When your commonplace book is a public database
I’ve been a blogger for a little more than 20 years and in that time I’ve written a little more than 20 books: novels for adults; novels for teens; short story collections; essay collections; graphic novels for adults, highschoolers and middle-schoolers; a picture-book for small children, and book-length nonfiction on various subjects. I’ve written and delivered some hundreds of speeches as well, for several kinds of technical and non-technical audience, as well as for young kids and teens.
Over that same period, I’ve published many millions of words of work in the form of blog-posts. Far from competing with my “serious” writing time, blogging has enabled me to write an objectively large quantity of well-regarded, commercially and critically successful prose that has made many readers happy enough that they were moved to tell me about it — and to inspire some readers to rethink their careers and lives based on how my work made them feel.
There’s a version of the “why writers should blog” story that is tawdry and mercenary: “Blog,” the story goes, “and you will build a brand and a platform that you can use to promote your work.”
Virtually every sentence that contains the word “brand” is bullshit, and that one is no exception.
A commonplace book
Writers have kept notebooks since time immemorial. The auctorial equivalent to the artist’s sketchbook is the “commonplace book,” which can contain everything from newspaper clippings to grocery lists to attempts to capture those inspirational bolts out of the blue.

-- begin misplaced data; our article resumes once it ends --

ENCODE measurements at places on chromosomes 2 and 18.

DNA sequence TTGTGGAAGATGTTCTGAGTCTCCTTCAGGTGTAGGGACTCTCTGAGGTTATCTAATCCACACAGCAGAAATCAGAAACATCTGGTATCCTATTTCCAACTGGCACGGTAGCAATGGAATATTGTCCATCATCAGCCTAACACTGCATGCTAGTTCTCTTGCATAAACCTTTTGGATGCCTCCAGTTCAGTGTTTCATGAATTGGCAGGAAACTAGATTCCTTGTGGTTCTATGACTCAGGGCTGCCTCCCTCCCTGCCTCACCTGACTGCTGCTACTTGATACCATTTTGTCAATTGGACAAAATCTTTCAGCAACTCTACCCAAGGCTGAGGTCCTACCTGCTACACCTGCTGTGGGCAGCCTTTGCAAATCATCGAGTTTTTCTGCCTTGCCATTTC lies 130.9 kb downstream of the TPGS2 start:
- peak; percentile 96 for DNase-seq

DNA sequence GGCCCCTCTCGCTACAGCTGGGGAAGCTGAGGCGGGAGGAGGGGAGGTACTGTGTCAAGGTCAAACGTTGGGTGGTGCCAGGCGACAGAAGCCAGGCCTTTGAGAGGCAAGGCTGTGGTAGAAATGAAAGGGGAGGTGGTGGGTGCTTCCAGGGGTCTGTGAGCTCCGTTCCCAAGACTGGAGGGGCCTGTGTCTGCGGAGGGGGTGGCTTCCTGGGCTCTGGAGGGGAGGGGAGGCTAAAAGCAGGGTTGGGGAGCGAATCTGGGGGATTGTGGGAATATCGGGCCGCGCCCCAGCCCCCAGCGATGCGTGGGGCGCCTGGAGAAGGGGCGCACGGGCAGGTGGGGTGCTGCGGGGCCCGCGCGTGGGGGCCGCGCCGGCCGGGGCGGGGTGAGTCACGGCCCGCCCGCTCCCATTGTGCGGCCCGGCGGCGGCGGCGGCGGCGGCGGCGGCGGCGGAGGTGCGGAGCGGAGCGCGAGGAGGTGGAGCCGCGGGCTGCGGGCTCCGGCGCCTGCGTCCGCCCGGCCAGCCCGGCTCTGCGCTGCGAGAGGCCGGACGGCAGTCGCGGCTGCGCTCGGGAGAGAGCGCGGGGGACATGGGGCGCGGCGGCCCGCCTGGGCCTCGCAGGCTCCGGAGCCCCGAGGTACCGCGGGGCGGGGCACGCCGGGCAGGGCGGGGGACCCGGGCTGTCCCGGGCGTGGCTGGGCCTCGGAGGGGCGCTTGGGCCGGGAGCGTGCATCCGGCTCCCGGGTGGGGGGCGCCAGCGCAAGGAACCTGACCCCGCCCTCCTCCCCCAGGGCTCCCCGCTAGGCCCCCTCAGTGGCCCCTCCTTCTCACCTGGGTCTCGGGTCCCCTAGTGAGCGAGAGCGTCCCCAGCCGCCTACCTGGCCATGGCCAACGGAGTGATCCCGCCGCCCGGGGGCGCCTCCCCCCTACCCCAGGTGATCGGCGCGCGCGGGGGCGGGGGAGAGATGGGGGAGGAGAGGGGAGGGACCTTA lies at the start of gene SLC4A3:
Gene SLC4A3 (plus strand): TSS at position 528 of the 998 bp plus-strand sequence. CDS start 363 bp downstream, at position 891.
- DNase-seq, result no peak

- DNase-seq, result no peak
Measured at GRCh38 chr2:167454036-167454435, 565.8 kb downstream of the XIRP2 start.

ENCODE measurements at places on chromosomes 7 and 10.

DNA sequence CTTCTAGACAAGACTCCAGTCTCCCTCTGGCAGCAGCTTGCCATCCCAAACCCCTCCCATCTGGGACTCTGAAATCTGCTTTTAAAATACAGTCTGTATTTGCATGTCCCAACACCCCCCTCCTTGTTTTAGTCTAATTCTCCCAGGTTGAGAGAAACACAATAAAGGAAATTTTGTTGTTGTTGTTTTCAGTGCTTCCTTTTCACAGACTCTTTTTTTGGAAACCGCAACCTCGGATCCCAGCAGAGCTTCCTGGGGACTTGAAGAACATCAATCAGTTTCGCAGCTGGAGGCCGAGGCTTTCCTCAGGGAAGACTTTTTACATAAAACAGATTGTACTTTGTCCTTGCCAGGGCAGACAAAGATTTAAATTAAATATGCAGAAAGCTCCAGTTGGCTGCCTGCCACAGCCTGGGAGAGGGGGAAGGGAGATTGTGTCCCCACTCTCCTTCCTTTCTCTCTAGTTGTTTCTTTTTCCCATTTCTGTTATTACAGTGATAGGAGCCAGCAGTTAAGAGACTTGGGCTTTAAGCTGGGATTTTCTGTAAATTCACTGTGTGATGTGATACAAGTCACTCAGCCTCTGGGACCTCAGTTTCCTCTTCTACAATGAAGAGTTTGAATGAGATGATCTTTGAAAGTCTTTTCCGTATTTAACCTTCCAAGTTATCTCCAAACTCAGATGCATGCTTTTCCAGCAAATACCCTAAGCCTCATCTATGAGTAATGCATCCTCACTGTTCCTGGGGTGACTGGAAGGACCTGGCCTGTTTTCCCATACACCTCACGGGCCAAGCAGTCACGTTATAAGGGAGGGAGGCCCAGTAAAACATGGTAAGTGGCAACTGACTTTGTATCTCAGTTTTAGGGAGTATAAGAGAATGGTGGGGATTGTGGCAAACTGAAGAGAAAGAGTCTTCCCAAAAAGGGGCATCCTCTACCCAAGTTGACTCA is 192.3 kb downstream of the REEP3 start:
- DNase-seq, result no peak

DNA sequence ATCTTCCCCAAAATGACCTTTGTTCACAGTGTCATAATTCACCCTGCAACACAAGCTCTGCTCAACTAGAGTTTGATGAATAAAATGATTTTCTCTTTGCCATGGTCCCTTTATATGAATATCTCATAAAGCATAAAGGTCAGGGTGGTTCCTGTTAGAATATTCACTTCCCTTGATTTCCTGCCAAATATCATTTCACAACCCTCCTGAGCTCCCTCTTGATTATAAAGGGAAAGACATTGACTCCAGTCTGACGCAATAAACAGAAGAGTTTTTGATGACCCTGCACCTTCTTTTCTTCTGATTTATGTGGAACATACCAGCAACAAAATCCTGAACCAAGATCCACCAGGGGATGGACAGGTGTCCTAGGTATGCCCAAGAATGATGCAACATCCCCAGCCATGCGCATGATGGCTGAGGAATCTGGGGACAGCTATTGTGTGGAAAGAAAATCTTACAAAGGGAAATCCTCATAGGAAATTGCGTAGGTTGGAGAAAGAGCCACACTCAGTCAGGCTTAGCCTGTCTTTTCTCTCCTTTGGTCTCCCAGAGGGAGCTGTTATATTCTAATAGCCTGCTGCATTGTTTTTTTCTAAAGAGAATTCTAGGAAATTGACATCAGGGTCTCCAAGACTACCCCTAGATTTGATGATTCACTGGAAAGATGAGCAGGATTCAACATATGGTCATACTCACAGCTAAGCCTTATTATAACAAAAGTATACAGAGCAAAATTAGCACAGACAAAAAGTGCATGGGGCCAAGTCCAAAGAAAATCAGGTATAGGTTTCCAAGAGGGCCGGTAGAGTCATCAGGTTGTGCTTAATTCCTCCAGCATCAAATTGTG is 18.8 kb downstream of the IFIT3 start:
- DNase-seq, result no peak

I’m sure that somewhere out there, there is a writer who is far more disciplined than I am, whose commonplace books are legible, carefully indexed, and comprehensive. My private notebooks are unreadable, disorganized messes, written with such appalling penmanship that it’s sometimes hard to be sure that they’re even written in English.
Thankfully, nearly my entire writing life has been digital. My computer scientist father introduced me to my first Apple ][+ in 1979, when I was eight years old, and I’ve been using digital systems to write, refine, and reference my writing ever since.
I have endless running text-files from the 1980s and 1990s in which I jotted down notes to myself. These are better than my actual notebooks in that they are searchable and I don’t have to decipher my handwriting, but I can’t really say that they generate much value for me as a writer. I couldn’t tell you the last time I referred to them. They are inert, more like logfiles than project-notes.